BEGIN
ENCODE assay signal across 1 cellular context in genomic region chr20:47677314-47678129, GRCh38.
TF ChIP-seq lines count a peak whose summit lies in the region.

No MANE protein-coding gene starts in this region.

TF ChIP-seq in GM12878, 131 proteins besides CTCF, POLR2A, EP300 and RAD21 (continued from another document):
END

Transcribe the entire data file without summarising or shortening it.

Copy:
ENCODE assay signal across 1 cellular context in genomic region chr20:47677314-47678129, GRCh38.
TF ChIP-seq lines count a peak whose summit lies in the region.

No MANE protein-coding gene starts in this region.

TF ChIP-seq in GM12878, 131 proteins besides CTCF, POLR2A, EP300 and RAD21 (continued from another document):